Let $S$ be any subset of the natural numbers. Then the sum

$$ \sum_{n \in S} \frac{1}{2^n} $$

converges against a unique value for each subset $S$. This sum yields a computable number because it is possible to compute it digit by digit. Therefore, these sums map every subset of $\mathbb{N}$ to a unique computable number.

This is a contradiction because the set of all subsets of $\mathbb{N}$ is uncountable but the computable numbers are countable.

Where is the error here?

  • 4
    $\begingroup$ Not every real number is computable. Indeed, not every subset $S$ of $\mathbb{N}$ is recursive. $\endgroup$ – user10354138 Jul 28 at 2:42
  • 3
    $\begingroup$ Surely the sum is only computable if it’s decidable whether $n \in S$ for each $n$. $\endgroup$ – mjqxxxx Jul 28 at 2:45
  • $\begingroup$ Are you sure that it is always possible to compute digit-by-digit the result of the sum $\sum_\limits{n \in S} \frac{1}{2^n}$ even if $S$ is the subset of primes numbers? $\endgroup$ – Angelo Jul 28 at 2:51
  • $\begingroup$ Next time, edit, don't delete. $\endgroup$ – Asaf Karagila Jul 28 at 11:03
  • $\begingroup$ Sorry, @asaf-karagila. Most comments didn’t make any sense anymore after the edit because they discussed if the previous sum actually yields unique values. Also there was no answer yet. That’s why I thought it’s better to create a new, clean question. But if this is against the community rules, I’ll just edit the question next time. $\endgroup$ – LinusK Jul 28 at 19:32

Given a subset $S \subseteq \mathbb{N}$, there may not be an algorithm to compute whether an arbitrary $n \in \mathbb{N}$ is in $S$. Therefore, you can't actually compute it digit by digit. In fact, your argument shows that there can't always be an algorithm for deciding this problem.


Say that a function $f : \mathbb{N} \to \mathbb{N}$ is "computable"' iff there is a Turing machine which takes as input a binary number and always halts with a binary number on the tape. Note that this is equivalent to many other definitions of "computable" - for example, that $f$ is general recursive, computable in $\lambda$-calculus, that $f$ can be coded in Haskell (or most any programming language), etc. In some literature, the term used is "recursive".

Consider some $S \subseteq \mathbb{N}$. $S$ is said to be "decidable" if there is a computable function $f$ such that for all $n$, $f(n) = 0$ if $n \notin S$ and $f(n) = 1$ if $n \in S$. We say that such an $f$ is the "characteristic function" of $S$. In some literature, the term used is "recursive set".

There are some sets $S \subseteq \mathbb{N}$ which are not decidable. This doesn't mean that some particular human can't decide whether some $n$ is in $S$ or not; it means that no "algorithm" (Turing machine) can take as input a number $n$ and output whether or not $n \in S$.

We say that a function $f : \mathbb{N} \to \mathbb{Z}$ is computable if there are computable functions $g, h : \mathbb{N} \to \mathbb{N}$ such that for all $n$, $f(n) = g(n) - h(n)$.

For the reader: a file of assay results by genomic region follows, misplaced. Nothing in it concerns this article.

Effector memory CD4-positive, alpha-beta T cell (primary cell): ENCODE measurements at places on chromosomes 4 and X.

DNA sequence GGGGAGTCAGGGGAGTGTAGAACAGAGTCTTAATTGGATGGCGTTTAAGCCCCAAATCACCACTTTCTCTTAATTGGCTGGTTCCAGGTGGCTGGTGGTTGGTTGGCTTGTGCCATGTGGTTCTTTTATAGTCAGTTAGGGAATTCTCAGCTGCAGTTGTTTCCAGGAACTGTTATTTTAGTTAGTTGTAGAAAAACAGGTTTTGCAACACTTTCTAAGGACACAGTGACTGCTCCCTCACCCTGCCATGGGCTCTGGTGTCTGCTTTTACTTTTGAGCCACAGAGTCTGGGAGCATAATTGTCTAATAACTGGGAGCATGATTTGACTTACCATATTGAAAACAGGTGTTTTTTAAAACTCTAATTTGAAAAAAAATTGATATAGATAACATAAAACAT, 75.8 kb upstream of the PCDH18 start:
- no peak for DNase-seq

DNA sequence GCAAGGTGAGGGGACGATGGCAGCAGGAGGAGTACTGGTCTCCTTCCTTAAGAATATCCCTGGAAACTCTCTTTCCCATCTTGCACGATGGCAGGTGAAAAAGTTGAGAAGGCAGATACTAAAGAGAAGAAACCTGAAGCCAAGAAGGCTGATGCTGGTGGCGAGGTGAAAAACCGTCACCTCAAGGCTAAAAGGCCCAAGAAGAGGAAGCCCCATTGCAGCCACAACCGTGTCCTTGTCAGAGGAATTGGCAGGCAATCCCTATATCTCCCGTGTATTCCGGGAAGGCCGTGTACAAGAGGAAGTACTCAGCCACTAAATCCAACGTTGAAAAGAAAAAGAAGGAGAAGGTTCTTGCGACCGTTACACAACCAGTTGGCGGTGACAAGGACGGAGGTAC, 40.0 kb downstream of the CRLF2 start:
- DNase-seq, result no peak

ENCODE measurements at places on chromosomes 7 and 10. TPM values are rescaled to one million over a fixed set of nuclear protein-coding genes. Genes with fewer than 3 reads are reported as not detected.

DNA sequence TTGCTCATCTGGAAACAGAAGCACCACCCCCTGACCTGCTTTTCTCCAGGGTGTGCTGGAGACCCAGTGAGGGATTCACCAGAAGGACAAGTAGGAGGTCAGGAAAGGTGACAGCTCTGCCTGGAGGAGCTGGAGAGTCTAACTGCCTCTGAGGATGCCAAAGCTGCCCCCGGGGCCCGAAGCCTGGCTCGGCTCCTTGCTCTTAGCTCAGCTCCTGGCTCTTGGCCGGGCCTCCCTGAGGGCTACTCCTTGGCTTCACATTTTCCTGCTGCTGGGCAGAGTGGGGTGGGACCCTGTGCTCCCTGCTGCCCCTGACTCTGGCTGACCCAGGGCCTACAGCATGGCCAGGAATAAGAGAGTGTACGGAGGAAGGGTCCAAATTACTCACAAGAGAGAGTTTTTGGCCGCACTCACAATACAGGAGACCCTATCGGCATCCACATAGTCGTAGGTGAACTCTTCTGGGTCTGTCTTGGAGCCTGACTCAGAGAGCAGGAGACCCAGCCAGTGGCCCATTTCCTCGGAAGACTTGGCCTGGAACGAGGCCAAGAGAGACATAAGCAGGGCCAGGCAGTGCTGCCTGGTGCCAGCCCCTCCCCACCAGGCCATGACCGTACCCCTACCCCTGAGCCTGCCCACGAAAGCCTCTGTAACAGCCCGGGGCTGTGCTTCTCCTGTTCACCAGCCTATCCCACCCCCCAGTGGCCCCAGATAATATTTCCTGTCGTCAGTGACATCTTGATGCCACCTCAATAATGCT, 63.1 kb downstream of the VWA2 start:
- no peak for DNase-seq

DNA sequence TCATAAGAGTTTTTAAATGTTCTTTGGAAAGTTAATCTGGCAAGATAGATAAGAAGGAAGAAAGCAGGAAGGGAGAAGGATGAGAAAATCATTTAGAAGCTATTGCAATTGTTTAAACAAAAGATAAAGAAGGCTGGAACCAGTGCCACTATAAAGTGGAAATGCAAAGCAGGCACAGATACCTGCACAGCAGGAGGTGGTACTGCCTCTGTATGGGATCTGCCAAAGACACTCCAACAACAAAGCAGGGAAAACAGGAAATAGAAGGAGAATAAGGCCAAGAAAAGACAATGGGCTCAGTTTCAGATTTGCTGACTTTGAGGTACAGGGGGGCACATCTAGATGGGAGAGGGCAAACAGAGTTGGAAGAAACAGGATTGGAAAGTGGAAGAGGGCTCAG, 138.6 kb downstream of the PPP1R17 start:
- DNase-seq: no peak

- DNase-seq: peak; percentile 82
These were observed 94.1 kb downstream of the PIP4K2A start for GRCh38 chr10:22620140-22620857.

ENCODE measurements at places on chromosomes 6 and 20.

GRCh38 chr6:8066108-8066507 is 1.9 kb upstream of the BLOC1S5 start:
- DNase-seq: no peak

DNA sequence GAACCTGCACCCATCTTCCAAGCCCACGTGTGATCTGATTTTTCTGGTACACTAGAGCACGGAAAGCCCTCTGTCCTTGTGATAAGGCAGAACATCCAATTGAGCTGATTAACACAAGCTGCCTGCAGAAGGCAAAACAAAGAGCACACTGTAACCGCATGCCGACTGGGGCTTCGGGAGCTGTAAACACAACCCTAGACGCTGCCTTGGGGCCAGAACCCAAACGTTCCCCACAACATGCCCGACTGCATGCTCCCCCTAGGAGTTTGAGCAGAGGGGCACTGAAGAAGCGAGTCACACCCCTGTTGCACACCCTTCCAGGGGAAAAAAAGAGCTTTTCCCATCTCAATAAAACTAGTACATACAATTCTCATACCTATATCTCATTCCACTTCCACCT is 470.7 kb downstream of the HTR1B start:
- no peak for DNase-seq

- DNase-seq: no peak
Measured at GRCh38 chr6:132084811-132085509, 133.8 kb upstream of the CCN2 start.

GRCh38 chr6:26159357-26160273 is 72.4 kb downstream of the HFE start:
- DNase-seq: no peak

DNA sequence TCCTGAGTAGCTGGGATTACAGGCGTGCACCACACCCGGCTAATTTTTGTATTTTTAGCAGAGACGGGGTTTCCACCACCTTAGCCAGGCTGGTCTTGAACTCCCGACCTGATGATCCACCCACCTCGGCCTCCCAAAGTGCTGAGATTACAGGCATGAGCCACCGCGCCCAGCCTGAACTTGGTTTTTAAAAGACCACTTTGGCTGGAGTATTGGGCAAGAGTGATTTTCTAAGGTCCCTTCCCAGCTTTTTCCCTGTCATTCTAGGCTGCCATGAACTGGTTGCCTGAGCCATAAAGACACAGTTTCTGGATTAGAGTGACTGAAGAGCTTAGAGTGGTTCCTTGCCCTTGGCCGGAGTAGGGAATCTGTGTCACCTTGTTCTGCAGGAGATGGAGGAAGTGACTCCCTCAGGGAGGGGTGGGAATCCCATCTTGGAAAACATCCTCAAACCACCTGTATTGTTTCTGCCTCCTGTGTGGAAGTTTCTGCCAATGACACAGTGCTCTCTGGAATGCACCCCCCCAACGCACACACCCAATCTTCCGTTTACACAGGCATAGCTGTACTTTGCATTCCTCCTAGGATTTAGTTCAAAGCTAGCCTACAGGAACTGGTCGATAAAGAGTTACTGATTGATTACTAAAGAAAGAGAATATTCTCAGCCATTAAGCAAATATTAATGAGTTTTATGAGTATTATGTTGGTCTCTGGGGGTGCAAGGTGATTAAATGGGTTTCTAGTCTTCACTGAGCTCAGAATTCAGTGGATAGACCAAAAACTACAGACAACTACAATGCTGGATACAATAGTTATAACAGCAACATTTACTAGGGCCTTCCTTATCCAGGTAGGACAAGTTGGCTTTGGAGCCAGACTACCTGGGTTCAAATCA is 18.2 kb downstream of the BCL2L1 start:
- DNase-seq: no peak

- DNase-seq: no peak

Similarly, we say that a function $f : \mathbb{N} \to \mathbb{Q}$ is computable if there are computable functions $g, h : \mathbb{N} \to \mathbb{Z}$ such that for all $n$, $f(n) = g(n) / h(n)$.

Finally, we say that a real number $x$ is computable if there is some computable $f : \mathbb{N} \to \mathbb{Q}$ such that for every $n$, $|f(n) - x| \leq 1/(n + 1)$. We say $f$ computes $x$ in this case.

Not every real number is computable. In particular, it can be shown that $x_S = \sum\limits_{n \in S} \frac{1}{3^n}$ is computable iff $S$ is decidable. For if $S$ is decidable, let $g$ be its characteristic function and define $f(n) = \sum\limits_{i = 0}^n \frac{g(n)}{3^n}$; then $f$ computes $x$. And if $x_S$ is computable, let $g$ be a function that computes $x$. Then by computing $g(3^{n + 2})$, we get close enough to $x_S$ to determine its base-3 expansion up to the $n$th place after the "decimal" point, so we can compute whether this place has a zero (in which case $n \notin S$) or a 1 (in which case $n \in S$).

Since the set of all Turing machines is countably infinite, so too is the set of decidable subsets of $\mathbb{N}$. But the collection of all subsets of $\mathbb{N}$ (that is, the power set of $\mathbb{N}$) is well known not to be countable. Therefore, there must exist some $S$ which is not decidable. In this case, $x_S$ is not a computable number. There is no algorithm at all that can list its digits one at a time. It's not a matter of humans being too stupid to come up with one; it's simply impossible to do so.

A specific example of such an $S$ can be given as follows: suppose given an enumeration of all Turing machines. Let $S = \{n \in \mathbb{N}: $ the $n$th Turing machine halts on the input of $0\}$. The fact that $S$ cannot be dedicable is a corollary of (and equivalent to) the famous "Halting Problem".

| cite | improve this answer | |
  • $\begingroup$ Such subsets seem very strange. Not being able to determine if an element is contained in a set feels like it contradicts the very definition of what a set actually is. But you’re right. Sets can have an undecidable member relation. Though how can you determine if $S$ is actually a subset of $\mathbb{N}$ if the member relation is not decidable? Because the subset relation is defined using the member relation: “If all the members of set A are also members of set B, then A is a subset of B” $\endgroup$ – LinusK Jul 28 at 19:42
  • $\begingroup$ Why does it even matter if I can compute if some $n$ is in $S$? Isn’t it enough to show that for any given $S$ there is a corresponding computable number? $\endgroup$ – LinusK Jul 29 at 0:15

Your Answer

By clicking “Post Your Answer”, you agree to our terms of service, privacy policy and cookie policy

Not the answer you're looking for? Browse other questions tagged or ask your own question.